Wednesday, January 27, 2010

The I Ching

Well, now I've done it. I started re-reading my journals that I kept during the 1980s, and I have remembered something I never use any more, but for two decades I wouldn't make a move without consulting it: The I Ching, or Book of Changes, an ancient Chinese text used to guide the user to understand the present moment and give an idea of how to proceed correctly to the next moment in time. It has been used in one form or another for 5,000 years.

The way it works is that you have somehow to produce six lines, working from the bottom to the top to build a hexagram, which is made up of two trigrams, which are one of these eight here in this diagram.

As an unrepentant hippie, I learned to use this method of divination during those years, using sixteen stones to find my hexagram, and thereby tell me where I was at and where I was going. Seven stones were white, five were orange, three were grey, and one was a bloodstone. I would draw out six stones. If I drew a white or orange stone, it would mean it wouldn't change, but if I drew a grey or the bloodstone, it would change to its opposite, so you end up with two hexagrams, one for the present and one for the future, with moving lines.

Well, I've explained enough of how it works, I think, for my readers. What I wanted to tell you about is how much I followed this method of divination and that I believed in it implicitly. It is not an exaggeration to say I never made a move without consulting the I Ching for guidance. Once I got my hexagram, I needed to interpret it, and I used the Wilhelm/Baynes book to tell me what the ancient Chinese text meant. Usually it was pretty esoteric, but really you had good and bad things come from it, much like (I guess, knowing nothing about it) the Tarot deck.

The one thing I remember is how I needed to formulate my question and find a place of peace and quiet. The whole thing took hours, first to gain a contemplative mind, and then to "throw" the hexagrams, and finally to interpret them. In many ways I now realize that I needed to cultivate a prayerful attitude in order to approach the I Ching. Just for fun, I opened it to a page and took a picture of it, so you can see how esoteric the words of the book are (click to enlarge). That's my handwriting saying "The Ultimate Answer," whatever I meant by that.

Over the years I have lost the stones, but I still have my old book, which I have carried around with me, much used and with so many passages underlined and filled with old memories of hopes and dreams I don't remember any more. I doubt I will ever use it again, but I wouldn't even consider not having the I Ching in my house... just in case.


  1. It all sounds horribly confusing and difficult to use...maybe the whole purpose is to slow one down so your mind opens to true contemplation and meditation...which would solve just about any decision making that needs to be done, right?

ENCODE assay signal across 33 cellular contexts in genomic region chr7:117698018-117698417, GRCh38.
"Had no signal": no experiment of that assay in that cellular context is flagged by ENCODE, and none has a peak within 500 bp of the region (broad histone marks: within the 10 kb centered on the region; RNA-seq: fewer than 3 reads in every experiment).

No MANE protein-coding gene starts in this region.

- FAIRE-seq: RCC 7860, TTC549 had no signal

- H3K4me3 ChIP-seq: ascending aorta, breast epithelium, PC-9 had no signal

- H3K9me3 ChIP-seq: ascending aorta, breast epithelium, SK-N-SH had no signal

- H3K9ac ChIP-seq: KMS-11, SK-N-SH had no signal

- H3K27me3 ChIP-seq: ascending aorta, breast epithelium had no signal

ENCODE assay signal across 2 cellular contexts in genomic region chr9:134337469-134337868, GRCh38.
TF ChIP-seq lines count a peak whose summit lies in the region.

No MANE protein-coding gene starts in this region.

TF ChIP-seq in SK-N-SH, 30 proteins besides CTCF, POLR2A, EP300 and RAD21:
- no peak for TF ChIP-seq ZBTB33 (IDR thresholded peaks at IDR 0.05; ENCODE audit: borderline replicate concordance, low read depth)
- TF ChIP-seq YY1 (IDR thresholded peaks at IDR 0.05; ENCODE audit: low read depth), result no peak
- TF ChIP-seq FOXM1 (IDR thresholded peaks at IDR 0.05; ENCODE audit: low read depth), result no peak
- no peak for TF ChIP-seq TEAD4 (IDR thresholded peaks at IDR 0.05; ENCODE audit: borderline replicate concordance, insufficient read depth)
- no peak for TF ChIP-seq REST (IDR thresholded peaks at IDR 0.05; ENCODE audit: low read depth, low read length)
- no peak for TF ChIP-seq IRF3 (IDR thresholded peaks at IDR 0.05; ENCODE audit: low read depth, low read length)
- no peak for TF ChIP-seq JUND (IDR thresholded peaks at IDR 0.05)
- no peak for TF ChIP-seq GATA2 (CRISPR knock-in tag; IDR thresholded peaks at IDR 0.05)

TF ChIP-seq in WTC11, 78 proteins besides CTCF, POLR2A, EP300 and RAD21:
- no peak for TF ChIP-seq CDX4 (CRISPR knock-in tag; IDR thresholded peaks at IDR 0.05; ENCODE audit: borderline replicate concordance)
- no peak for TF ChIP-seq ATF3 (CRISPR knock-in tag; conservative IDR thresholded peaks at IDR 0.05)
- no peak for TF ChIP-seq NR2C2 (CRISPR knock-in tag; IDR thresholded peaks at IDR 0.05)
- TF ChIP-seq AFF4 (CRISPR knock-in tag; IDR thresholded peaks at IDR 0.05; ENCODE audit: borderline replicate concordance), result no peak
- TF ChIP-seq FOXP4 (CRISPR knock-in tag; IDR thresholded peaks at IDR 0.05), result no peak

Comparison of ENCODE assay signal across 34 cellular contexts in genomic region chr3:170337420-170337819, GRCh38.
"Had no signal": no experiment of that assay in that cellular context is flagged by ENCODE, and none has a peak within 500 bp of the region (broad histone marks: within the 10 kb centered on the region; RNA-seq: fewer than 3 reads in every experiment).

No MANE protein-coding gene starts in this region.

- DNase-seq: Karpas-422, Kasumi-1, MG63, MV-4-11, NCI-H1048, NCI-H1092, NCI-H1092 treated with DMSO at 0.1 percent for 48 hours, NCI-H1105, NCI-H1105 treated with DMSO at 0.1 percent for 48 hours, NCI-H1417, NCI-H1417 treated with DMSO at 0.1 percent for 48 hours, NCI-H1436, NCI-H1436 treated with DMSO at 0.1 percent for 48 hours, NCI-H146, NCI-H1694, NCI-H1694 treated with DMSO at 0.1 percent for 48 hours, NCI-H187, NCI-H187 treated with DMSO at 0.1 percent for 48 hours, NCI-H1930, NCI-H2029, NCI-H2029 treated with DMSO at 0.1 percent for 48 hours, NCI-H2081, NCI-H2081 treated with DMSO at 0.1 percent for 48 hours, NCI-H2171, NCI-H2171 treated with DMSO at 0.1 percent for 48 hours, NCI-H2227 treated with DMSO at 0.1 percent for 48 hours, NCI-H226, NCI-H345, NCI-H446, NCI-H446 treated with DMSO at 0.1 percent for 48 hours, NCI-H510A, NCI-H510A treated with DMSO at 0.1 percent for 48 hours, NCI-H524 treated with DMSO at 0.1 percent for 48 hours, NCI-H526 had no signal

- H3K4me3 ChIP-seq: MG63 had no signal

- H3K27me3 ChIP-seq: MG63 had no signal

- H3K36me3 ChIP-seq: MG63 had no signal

2. I was thinking what Retired One said. The process led you to take the time to think things through and pushed you to think about change and continuity. Interesting!

  3. We all need confirmation that we are making the right decisions in life. We find comfort in reaching our answers in many different ways. For you it is I Ching. For me I rely on prayer. The next person may use a Magic Eight Ball. No matter how we find the solution... the main thing is that we have something to place our trust in.

  4. Oh my! That sounds way too complicated for me!

  5. I would imagine the fact that it's so esoteric allows a person to draw their own answers. I think people enjoy having a guide. It's why so many people turn to the bible or the koran or tarot cards or the ouija board or whatever.

    I personally love astrology. I love the symmetry and the clarity it provides. By astrology I don't mean I read my horoscope each day before I step out of bed. Instead, I've had my birth chart done and know specifics about myself based on where all of the planets were when I was born. It's a bit less generic than your daily horoscope. Still, none of it means anything if you don't believe in it. Or maybe I mean that you get out of something what you put into it, like receiving answers from the I Ching based on the faith you put into the practice.

    I wonder what else you've come across in those old journals.

  6. I have to look on my bookshelf to see if I wrote a date in my I Ching – I kind of remember that I bought one when I live in San Francisco and gave it to a friend who never gave it back to me. I bought another one in the early 80s. My friend in SF used yarrow sticks. I use coins – Chinese if I have them if not Pennies. I have not looked at it for a while but I used to love using it and spent many hours reading the hexagram explanations. I’ll have to look at it again. I am back – I found it – the last paperwork was in there, dated 1/7/1990 – that’s a long time ago.

  7. Interesting.. I have never heard of an I Ching before.
    I just make lists..that way I know what has to be done:)

  8. loving you for posting about iChing on the day of the iPad launch!

  9. The book brings back memories, I have no idea what happened to my copy however. It was a most interesting for a long while but then I moved on to TM. I came along very late in the hippie era but still tried a few things.

  10. Hmm?? I wonder how people would react to finding out the Obamas use iChing to make their decisions?

    Tarot cards, astrology, TM, prayer...they all focus the mind and let it do what it needs to do. Every person has the ability to make good decisions; why do we feel the need to utilize various forms of mysticism instead of trusting our own minds?


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